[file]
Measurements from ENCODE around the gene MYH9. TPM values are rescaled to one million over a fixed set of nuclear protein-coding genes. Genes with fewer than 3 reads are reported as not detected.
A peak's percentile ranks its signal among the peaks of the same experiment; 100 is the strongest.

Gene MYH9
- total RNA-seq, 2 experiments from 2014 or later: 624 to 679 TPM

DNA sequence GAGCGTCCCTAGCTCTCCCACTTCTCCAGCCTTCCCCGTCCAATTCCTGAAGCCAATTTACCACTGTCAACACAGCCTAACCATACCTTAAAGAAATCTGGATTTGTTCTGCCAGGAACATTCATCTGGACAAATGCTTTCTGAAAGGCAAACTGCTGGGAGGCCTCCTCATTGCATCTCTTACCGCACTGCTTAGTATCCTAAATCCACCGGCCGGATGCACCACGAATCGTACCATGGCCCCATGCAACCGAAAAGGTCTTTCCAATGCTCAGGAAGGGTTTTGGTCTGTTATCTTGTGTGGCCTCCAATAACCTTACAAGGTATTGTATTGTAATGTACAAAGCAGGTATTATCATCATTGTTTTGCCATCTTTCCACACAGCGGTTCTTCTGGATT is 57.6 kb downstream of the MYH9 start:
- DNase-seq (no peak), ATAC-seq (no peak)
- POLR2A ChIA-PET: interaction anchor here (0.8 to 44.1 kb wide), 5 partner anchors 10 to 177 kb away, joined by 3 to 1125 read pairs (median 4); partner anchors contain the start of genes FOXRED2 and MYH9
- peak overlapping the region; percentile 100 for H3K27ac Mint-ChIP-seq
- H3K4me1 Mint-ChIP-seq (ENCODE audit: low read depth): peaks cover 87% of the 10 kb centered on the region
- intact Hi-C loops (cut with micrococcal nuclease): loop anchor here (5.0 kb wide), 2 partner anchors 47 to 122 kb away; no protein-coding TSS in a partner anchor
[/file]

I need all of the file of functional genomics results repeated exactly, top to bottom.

Measurements from ENCODE around the gene MYH9. TPM values are rescaled to one million over a fixed set of nuclear protein-coding genes. Genes with fewer than 3 reads are reported as not detected.
A peak's percentile ranks its signal among the peaks of the same experiment; 100 is the strongest.

Gene MYH9
- total RNA-seq, 2 experiments from 2014 or later: 624 to 679 TPM

DNA sequence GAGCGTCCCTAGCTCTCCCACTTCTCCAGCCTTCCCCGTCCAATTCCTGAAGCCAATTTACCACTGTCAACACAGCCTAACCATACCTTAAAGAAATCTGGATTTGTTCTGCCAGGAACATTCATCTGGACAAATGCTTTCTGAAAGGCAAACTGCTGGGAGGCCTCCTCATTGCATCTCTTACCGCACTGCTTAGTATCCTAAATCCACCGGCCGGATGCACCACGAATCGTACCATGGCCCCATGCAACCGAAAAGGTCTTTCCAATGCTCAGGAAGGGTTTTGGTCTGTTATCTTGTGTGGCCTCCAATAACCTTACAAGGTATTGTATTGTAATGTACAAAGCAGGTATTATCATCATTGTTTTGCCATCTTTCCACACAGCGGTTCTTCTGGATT is 57.6 kb downstream of the MYH9 start:
- DNase-seq (no peak), ATAC-seq (no peak)
- POLR2A ChIA-PET: interaction anchor here (0.8 to 44.1 kb wide), 5 partner anchors 10 to 177 kb away, joined by 3 to 1125 read pairs (median 4); partner anchors contain the start of genes FOXRED2 and MYH9
- peak overlapping the region; percentile 100 for H3K27ac Mint-ChIP-seq
- H3K4me1 Mint-ChIP-seq (ENCODE audit: low read depth): peaks cover 87% of the 10 kb centered on the region
- intact Hi-C loops (cut with micrococcal nuclease): loop anchor here (5.0 kb wide), 2 partner anchors 47 to 122 kb away; no protein-coding TSS in a partner anchor